Today at 5:30 PM (and once more tomorrow at 6 PM), the Gene Siskel Film Center hosts a screening of Francois Truffaut’s The Story of Adele H. (It screens alongside Andrzej Zulawski’s horror classic Possession, part of a dual bill featuring films starring Isabelle Adjani.) Among a certain strand of hardcore cinephilia, Truffaut, a stalwart of the influential French New Wave, is very lowly regarded. True, he didn’t inspire the cult following of Godard or Rivette, or amass a filmography like Chabrol’s or Rohmer’s, but Truffaut played as crucial a role in the formation of contemporary film culture as any of his Cahiers du Cinema peers. Perhaps it’s the perceived sentimentalism of his work (a wistful longing for childhood and innocence is a major Truffaut theme) that tends to turn people off, or the fact that his style ultimately proved the least radical of his cohorts. The fact remains that all of Truffaut’s films spoke eloquently of cinema, its possibilities, its limitations, its past, present, and future. You can catch my five favorites after the jump.
5. The Bride Wore Black (1968) A Hitchcockian riff that gradually resembles something far different (and far more vicious) than a simple Hitchcock homage. Truffaut strips away the literal rhetoric that sometimes accompanies a Hitchcock narrative in favor of something less definable and therefore more mysterious.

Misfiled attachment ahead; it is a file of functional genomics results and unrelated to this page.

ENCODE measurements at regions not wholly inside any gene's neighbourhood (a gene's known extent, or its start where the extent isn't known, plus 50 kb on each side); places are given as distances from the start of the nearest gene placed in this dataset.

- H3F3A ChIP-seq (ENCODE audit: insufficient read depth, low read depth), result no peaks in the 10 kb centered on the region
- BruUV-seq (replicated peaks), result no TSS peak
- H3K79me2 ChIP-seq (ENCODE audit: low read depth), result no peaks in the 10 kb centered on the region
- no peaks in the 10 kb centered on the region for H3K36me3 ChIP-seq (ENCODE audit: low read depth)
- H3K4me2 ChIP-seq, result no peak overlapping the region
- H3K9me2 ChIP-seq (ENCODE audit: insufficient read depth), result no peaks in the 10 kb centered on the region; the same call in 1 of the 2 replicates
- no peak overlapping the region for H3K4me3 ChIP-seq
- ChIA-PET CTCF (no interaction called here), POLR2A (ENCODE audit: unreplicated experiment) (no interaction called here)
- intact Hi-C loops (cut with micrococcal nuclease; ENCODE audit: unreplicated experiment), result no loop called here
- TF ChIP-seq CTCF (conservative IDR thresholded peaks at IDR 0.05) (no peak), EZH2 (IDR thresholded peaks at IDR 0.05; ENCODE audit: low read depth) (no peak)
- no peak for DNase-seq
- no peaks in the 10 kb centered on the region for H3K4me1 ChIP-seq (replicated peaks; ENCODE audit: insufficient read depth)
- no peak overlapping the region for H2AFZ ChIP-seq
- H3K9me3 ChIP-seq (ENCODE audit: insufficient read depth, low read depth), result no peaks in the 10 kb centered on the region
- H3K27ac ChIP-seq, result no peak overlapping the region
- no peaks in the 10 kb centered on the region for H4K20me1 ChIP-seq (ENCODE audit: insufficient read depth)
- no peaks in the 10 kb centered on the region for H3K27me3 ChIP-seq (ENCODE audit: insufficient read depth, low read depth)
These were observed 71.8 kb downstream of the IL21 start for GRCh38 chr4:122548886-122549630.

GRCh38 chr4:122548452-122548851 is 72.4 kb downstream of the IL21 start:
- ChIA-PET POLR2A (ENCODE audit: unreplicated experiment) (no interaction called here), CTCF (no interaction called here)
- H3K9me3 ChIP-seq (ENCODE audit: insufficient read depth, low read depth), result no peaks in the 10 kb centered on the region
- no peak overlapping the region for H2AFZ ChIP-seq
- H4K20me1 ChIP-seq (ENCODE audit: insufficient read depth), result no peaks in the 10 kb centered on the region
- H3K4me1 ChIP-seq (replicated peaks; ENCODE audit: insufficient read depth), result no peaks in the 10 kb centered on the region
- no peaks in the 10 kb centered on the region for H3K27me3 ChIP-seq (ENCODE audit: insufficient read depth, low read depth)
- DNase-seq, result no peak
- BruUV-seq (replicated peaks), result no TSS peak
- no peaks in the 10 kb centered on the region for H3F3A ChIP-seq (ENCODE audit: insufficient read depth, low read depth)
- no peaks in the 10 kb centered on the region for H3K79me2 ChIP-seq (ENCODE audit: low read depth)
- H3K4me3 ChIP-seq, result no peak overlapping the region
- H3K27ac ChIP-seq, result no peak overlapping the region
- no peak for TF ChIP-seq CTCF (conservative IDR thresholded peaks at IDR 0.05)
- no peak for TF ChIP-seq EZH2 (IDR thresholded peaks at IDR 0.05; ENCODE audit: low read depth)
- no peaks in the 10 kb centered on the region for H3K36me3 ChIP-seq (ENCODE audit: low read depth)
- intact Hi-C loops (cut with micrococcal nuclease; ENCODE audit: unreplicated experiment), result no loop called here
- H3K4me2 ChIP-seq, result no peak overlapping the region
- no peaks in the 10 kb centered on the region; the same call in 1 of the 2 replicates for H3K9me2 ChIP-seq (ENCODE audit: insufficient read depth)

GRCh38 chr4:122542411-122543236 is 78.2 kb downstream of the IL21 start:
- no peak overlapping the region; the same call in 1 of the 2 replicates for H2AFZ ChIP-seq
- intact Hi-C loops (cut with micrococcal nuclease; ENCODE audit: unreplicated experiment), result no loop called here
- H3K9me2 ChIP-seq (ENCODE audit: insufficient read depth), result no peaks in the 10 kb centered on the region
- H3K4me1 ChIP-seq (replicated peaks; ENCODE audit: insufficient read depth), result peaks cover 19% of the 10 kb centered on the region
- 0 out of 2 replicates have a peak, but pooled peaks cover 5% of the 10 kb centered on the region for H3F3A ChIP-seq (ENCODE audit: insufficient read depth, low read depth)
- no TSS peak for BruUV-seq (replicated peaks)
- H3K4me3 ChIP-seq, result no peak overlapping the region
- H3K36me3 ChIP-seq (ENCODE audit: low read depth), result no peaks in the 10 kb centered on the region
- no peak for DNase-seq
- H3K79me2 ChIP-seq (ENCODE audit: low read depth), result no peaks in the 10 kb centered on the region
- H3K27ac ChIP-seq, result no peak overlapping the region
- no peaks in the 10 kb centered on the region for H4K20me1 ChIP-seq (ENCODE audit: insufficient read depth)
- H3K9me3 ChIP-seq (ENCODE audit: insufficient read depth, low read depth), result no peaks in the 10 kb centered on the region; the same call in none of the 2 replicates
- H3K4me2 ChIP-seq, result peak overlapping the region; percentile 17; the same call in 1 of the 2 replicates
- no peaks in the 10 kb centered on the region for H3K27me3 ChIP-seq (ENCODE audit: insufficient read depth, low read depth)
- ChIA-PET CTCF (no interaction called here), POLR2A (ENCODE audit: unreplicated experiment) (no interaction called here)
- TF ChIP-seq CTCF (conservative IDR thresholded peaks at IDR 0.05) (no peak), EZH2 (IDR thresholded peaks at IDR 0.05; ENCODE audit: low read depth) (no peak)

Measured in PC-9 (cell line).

4. Stolen Kisses (1968) Probably the most cynical film in his Antoine Doinel cycle, but also the most artfully constructed. As Andrew Sarris notes, “The scenario of Stolen Kisses is a perpetual juggling act by which harsh truths are disguised as light jokes,” a style reminiscent of Ernst Lubitsch, but rendered in decidedly Parisian terms.
3. Shoot the Piano Player (1962) Truffaut’s playful B-film pastiche and one of the more famous films to emerge from the Nouvelle Vague. An existential comedy before “existential comedy” became the amorphous term it is today, Shoot the Piano Player presents a playful surface that artfully hides the inner mood swings of its characters and situations.
2. Fahrenheit 451 (1966) Credit Truffaut for not adhering to the strict rules of adaptation. Disassembling what’s already a loose, impressionistic narrative, Truffaut incorporates his own ideas of image consumption and the threat of identity loss, resulting in a film that extols the virtues of Bradbury’s novel, but reorients some of its finer points to better fit (and more properly critique) a visual medium.
1. Mississippi Mermaid (1969) I suppose I’m drawn to Truffaut’s darker work, like this Cornell Woolrich adaptation that features one of Jean-Paul Belmondo’s most interesting and reflexive performances. Hitchcock references abound, of course, particularly in the dual role played by Catherine Deneuve, whose performance also has an air of reflexive inquiry. Truffaut, a great director of actors, had an affinity for performances that said as much (if not more) about the performers than the characters they portrayed.